The legal experts issued freedom of information requests to more than 180 licensing authorities in order to ascertain the effects of The Act.
Of the licensing authorities asked, 80 replied to a question about many TENs had been objected to by the police or environmental health?
TENs issuing shouldn’t be taken for granted
The results revealed 932 TENs had been objected to, of which 270 (28.9%) proceeded to a hearing.
Poppleston Allen said the others would have been withdrawn or an agreement reached, almost half (47.4%) of the 270 were issued, 52.6% of the 270 were not issued.
Poppleston Allen managing partner Jonathan Smith said: “We need to be a little careful about drawing any average figures here since one London council accounted for 409 of the objections alone, but it does demonstrate that the issuing of TENs shouldn’t be taken for granted.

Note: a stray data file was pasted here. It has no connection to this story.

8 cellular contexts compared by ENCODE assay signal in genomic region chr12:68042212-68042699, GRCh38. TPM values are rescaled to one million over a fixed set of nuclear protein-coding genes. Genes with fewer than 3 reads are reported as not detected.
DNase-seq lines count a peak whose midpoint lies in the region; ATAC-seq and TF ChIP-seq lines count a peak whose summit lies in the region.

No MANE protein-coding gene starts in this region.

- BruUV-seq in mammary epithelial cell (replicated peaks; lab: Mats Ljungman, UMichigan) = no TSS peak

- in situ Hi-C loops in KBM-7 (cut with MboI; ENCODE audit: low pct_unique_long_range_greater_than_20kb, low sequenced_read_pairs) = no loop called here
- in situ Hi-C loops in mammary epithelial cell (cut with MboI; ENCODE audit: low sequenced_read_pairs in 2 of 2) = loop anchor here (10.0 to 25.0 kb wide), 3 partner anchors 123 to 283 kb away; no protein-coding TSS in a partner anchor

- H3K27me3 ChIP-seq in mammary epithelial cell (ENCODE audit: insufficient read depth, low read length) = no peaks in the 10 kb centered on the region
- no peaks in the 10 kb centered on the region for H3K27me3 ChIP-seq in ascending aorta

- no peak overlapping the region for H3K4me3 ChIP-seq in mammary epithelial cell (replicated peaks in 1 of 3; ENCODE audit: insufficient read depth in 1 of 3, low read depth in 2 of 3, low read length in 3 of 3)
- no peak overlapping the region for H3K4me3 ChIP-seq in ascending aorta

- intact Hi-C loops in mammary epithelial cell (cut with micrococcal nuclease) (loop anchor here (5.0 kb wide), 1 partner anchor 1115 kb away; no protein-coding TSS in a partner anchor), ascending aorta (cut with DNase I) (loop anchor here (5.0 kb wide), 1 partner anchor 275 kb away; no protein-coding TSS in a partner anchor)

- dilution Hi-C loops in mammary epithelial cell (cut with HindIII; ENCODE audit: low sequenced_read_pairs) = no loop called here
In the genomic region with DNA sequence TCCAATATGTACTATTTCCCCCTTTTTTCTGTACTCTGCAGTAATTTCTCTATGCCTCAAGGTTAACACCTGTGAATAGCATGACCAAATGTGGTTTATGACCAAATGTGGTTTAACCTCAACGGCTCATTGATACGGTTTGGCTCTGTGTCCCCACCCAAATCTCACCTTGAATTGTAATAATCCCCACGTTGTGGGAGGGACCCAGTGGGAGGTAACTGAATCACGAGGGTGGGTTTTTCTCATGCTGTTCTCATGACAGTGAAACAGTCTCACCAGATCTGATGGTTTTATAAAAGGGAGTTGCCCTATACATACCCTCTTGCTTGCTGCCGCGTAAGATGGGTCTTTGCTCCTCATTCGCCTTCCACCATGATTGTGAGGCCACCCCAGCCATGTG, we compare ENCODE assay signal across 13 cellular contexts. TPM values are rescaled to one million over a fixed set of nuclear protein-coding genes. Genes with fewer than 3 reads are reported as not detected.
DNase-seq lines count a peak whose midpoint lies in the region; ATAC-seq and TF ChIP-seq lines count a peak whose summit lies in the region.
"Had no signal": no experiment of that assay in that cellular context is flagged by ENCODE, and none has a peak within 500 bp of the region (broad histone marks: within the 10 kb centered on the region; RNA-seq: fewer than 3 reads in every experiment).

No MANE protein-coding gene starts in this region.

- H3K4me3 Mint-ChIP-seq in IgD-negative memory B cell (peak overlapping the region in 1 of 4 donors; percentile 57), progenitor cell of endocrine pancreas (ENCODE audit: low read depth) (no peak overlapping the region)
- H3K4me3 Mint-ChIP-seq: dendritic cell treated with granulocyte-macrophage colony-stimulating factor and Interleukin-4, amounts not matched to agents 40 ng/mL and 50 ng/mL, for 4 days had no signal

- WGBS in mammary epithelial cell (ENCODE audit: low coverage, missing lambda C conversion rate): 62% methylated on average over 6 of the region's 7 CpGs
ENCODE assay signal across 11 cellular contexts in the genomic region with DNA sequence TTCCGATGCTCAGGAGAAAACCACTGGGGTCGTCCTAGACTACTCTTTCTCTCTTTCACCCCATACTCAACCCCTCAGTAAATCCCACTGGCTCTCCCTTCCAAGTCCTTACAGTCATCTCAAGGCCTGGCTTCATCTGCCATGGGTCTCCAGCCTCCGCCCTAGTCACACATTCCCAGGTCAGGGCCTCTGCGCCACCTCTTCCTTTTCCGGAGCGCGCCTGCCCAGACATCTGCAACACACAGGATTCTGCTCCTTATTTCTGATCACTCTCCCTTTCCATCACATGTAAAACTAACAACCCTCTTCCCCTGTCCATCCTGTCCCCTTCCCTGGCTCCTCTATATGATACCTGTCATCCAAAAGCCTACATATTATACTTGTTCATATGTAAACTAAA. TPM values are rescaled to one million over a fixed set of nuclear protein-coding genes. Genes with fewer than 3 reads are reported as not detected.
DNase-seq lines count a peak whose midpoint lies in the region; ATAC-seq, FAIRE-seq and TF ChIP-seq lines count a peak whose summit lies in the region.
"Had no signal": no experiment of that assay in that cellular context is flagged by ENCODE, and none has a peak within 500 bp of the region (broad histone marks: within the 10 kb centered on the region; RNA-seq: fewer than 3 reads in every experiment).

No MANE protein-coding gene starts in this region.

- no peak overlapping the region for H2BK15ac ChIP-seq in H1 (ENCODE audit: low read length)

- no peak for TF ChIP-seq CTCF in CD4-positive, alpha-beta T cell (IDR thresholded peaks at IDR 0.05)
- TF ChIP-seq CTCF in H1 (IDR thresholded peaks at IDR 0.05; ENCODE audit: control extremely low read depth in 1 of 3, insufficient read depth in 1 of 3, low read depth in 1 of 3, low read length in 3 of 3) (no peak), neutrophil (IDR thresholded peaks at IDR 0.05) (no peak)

“A considerable number were withdrawn or agreement reached (more than 70%), so only just under 30% proceeded to a hearing upon an onjection being received from the environmental health officer or police.
A ‘light touch’ process
He added: “What is encouraging is that of those TENs that went to a hearing, clearly the person issuing the TEN was confident they would succeed with the notice and the committee issued the TEN.
“This would be testament to the fact that a TEN was meant to be a ‘light touch’ process and of course, a TEN only applies for a limited period.
“It is also worthy of note that most council’s statement of licensing policies do not include TENs within the scope of their cumulative impact policies and, therefore, there is not the presumption to refuse the TEN as there is with the application for a new licence or extension of hours or increase in capacity.”